A sakia, alternative spelling sakieh or saqiya (from Arabic: ساقية‎, sāqīya), also called Persian wheel, tablia, and in Latin tympanum[1] is a mechanical water lifting device which uses buckets, jars, or scoops fastened either directly to a vertical wheel, or to an endless belt activated by such a wheel. The vertical wheel is itself attached by a drive shaft to a horizontal wheel, which is traditionally set in motion by animal power (oxen, donkeys, etc.) Because it is not using the power of flowing water, the sakia is different from a noria and any other type of water-wheel. It is still used in India, Egypt
Egypt
and other parts of the Middle East, and in the Iberian Peninsula
Iberian Peninsula
and the Balearic Islands. It may have been invented in Hellenistic Egypt, Persia or India
[...More...]

"Sakia" on:
Wikipedia
Google
Yahoo

picture info

Watercourse
A watercourse is the channel that a flowing body of water follows.[1] In the UK, some aspects of criminal law, such as The Rivers (Prevention of Pollution) Act 1951, specify that a watercourse includes those rivers which are dry for part of the year.[2] In some jurisdictions, owners of land over which the water flows may have rights to some or much of the water in a legal sense.[3] These include estuaries, rivers, streams, anabranches[4] and canals.[5] If it is navigable, it is also a "waterway".[1] See also[edit]Environmental flow Hydrology Physical geography WadiReferences[edit]^ a b " Waterway
Waterway
Definition". Duhaime.org. Retrieved 2016-08-24.  ^ "Rivers (Prevention of Pollution)Act 1951". legislation.gov.uk. Retrieved 25 August 2016.  ^ "Legal Definition of Water Course". Lectlaw.com. Retrieved 2016-08-24.  ^ North, Colin P. "Recognition of the Sedimentary Architecture of Dryland Anabranching (Anastomosing) Rivers"
[...More...]

"Watercourse" on:
Wikipedia
Google
Yahoo

Tamil Nadu, India
^# Jana Gana Mana is the national anthem, while "Invocation to Tamil Mother" is the state song/anthem. ^† Established in 1773; Madras State was formed in 1950 and renamed as Tamil Nadu on 14 January 1969[9] ^^ Tamil is the official language of the state. English is declared as an additional official language for communication purposes.[8]SymbolsEmblemSrivilliputhur Andal templeLanguageTamilSong"Invocation to Goddess Tamil"DanceBharathanattiyamAnimalNilgiri tahrBirdEmerald doveFlowerGloriosa lilyTreePalm treeSportKabaddiTamil Nadu (Tamil pronunciation: [t̪amiɻ n̪aːᶑu] ( listen) literally 'The Land of Tamils' or 'Tamil Country') is one of the 29 states of India. Its capital and largest city is Chennai (formerly known as Madras). Tamil Nadu[10] lies in the southernmost part of the Indian Peninsula and is bordered by the union territory of Puducherry and the South Indian states of Kerala, Karnataka, and Andhra Pradesh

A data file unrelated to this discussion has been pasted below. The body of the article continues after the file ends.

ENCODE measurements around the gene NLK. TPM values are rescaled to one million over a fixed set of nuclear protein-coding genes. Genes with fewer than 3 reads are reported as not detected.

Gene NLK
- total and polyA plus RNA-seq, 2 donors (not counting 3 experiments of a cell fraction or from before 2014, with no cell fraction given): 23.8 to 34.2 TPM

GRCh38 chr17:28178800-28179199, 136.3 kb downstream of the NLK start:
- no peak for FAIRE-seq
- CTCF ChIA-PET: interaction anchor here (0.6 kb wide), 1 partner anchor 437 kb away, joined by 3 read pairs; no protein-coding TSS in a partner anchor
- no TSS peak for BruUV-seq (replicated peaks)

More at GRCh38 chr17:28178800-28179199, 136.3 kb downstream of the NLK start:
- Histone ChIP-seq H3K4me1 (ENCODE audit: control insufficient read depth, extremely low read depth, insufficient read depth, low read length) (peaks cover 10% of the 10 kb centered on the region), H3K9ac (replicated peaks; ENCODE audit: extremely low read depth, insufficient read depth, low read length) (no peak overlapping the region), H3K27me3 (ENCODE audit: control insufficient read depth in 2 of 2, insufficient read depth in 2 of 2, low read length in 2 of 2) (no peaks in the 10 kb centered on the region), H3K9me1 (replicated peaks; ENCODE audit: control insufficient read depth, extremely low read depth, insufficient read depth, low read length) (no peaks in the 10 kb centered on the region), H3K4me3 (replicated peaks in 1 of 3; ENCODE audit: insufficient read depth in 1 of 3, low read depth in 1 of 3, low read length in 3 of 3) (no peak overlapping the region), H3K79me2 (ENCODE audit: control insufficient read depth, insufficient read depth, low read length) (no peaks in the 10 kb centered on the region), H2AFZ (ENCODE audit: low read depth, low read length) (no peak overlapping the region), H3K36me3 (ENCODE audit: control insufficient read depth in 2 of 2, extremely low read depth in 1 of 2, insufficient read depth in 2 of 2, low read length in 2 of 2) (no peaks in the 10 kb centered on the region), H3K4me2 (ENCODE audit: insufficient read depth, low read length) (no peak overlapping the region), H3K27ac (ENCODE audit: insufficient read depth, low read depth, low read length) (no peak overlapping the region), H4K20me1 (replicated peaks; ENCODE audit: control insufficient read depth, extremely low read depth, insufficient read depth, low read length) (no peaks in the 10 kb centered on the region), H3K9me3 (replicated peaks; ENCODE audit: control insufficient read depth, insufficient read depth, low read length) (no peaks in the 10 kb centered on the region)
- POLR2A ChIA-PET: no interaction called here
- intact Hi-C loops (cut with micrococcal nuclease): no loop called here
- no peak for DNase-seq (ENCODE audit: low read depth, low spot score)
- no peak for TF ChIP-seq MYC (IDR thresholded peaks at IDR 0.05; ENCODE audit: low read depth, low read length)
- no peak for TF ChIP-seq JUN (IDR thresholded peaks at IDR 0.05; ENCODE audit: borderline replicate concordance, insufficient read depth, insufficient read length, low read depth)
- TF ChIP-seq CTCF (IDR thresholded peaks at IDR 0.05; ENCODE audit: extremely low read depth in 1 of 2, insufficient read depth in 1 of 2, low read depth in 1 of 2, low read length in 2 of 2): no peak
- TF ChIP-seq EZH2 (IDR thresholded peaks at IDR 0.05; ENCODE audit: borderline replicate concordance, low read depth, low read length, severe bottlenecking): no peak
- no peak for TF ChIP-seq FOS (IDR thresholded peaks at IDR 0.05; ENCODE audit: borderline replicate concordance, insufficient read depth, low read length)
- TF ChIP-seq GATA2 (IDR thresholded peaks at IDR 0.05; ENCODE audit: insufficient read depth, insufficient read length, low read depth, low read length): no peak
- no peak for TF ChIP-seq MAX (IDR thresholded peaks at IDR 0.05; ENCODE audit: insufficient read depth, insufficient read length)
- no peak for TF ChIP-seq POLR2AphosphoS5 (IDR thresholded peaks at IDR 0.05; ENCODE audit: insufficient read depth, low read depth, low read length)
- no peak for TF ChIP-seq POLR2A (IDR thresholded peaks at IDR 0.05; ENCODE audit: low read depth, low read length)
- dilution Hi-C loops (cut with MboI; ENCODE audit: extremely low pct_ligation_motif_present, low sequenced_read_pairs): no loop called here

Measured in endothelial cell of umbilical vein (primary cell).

[...More...]

"Tamil Nadu, India" on:
Wikipedia
Google
Yahoo

picture info

Radiocarbon Dating
Radiocarbon dating
Radiocarbon dating
(also referred to as carbon dating or carbon-14 dating) is a method for determining the age of an object containing organic material by using the properties of radiocarbon (14C), a radioactive isotope of carbon. The method was developed by Willard Libby
Willard Libby
in the late 1940s and soon became a standard tool for archaeologists. Libby received the Nobel Prize in Chemistry for his work in 1960. The radiocarbon dating method is based on the fact that radiocarbon is constantly being created in the atmosphere by the interaction of cosmic rays with atmospheric nitrogen. The resulting radiocarbon combines with atmospheric oxygen to form radioactive carbon dioxide, which is incorporated into plants by photosynthesis; animals then acquire 14C by eating the plants
[...More...]

"Radiocarbon Dating" on:
Wikipedia
Google
Yahoo

4th Millennium BCE
A millennium (plural millennia or millenniums) is a period equal to 1000 years,[1] also called kiloyears. It derives from the Latin
Latin
mille, thousand, and annus, year. It is often, but not always, related to a particular dating system. Sometimes, it is used specifically for periods of a thousand years that begin at the starting point (initial reference point) of the calendar in consideration (typically the year "1"), or in later years that are whole number multiples of a thousand years after it
[...More...]

"4th Millennium BCE" on:
Wikipedia
Google
Yahoo

picture info

New World
The New World
World
is one of the names used for the majority of Earth's Western Hemisphere, specifically the Americas
Americas
(including nearby islands such as those of the Caribbean and Bermuda). The term originated in the early 16th century after Europeans made landfall in what would later be called the Americas
Americas
in the age of discovery, expanding the geographical horizon of classical geographers, who had thought of the world as consisting of Africa, Europe, and Asia, collectively now referred to as the Old World (a.k.a
[...More...]

"New World" on:
Wikipedia
Google
Yahoo

picture info

5th Millennium BCE
farming, animal husbandry pottery, metallurgy, wheel circular ditches, henges, megaliths Neolithic
Neolithic
religion↓ ChalcolithicThe 5th millennium BC spanned the years 5000 through 4001 BC. It saw the spread of agriculture from Western Asia
Western Asia
throughout Southern and Central Europe. Urban cultures in Mesopotamia
Mesopotamia
and Anatolia
Anatolia
flourished, developing the wheel. Copper
Copper
ornaments became more common, marking the beginning of the Chalcolithic. Animal husbandry
Animal husbandry
spread throughout Eurasia, reaching China
[...More...]

"5th Millennium BCE" on:
Wikipedia
Google
Yahoo
.